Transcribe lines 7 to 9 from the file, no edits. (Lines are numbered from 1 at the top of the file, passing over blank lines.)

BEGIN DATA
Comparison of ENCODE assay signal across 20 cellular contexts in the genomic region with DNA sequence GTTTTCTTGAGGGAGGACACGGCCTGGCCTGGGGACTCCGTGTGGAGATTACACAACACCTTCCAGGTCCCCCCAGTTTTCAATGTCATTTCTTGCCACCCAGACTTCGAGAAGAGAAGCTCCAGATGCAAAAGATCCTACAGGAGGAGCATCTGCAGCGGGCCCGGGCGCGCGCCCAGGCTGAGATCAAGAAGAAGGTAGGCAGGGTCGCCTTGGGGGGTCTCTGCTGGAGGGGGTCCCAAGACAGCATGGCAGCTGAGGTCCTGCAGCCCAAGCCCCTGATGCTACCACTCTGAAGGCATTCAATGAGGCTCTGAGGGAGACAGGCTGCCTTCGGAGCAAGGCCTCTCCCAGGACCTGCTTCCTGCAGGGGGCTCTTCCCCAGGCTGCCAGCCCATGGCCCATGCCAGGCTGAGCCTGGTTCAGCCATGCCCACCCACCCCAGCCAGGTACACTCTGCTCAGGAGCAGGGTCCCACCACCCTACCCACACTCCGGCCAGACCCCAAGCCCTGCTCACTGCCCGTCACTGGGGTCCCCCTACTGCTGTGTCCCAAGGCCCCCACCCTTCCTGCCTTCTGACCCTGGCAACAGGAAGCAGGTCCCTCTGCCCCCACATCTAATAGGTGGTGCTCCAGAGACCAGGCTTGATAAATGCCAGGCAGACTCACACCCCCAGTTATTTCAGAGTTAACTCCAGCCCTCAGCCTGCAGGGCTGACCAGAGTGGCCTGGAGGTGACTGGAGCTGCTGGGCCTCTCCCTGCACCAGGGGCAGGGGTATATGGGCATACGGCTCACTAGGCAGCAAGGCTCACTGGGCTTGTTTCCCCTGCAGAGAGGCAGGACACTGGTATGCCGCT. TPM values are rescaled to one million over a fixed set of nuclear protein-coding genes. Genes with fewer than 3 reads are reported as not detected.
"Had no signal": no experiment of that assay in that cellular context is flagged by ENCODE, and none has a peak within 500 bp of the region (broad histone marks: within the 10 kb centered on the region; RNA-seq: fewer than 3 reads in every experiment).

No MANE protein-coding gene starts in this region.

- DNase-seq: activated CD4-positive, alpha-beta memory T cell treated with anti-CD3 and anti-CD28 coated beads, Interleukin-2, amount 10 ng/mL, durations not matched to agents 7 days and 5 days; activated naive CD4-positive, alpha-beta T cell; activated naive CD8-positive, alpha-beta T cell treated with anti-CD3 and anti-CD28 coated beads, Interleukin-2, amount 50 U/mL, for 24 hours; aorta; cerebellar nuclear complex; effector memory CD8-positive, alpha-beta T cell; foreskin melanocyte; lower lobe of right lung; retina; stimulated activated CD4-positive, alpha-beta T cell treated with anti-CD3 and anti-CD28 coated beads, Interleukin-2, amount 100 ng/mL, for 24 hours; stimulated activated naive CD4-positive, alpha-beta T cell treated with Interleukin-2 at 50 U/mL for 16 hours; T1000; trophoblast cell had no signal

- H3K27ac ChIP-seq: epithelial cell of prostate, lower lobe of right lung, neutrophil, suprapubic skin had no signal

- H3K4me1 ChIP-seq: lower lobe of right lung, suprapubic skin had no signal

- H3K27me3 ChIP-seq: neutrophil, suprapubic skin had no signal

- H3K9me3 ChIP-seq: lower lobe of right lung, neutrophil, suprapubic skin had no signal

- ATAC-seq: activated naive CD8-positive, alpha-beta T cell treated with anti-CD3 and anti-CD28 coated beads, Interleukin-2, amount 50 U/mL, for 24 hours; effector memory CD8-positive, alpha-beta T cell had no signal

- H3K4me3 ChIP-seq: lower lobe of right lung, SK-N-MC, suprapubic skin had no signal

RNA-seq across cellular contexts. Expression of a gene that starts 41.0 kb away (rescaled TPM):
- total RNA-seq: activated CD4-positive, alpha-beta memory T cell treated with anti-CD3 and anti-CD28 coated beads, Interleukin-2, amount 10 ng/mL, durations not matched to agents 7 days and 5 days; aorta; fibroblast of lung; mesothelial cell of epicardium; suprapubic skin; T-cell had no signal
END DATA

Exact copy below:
- H3K27me3 ChIP-seq: neutrophil, suprapubic skin had no signal

- H3K9me3 ChIP-seq: lower lobe of right lung, neutrophil, suprapubic skin had no signal

- ATAC-seq: activated naive CD8-positive, alpha-beta T cell treated with anti-CD3 and anti-CD28 coated beads, Interleukin-2, amount 50 U/mL, for 24 hours; effector memory CD8-positive, alpha-beta T cell had no signal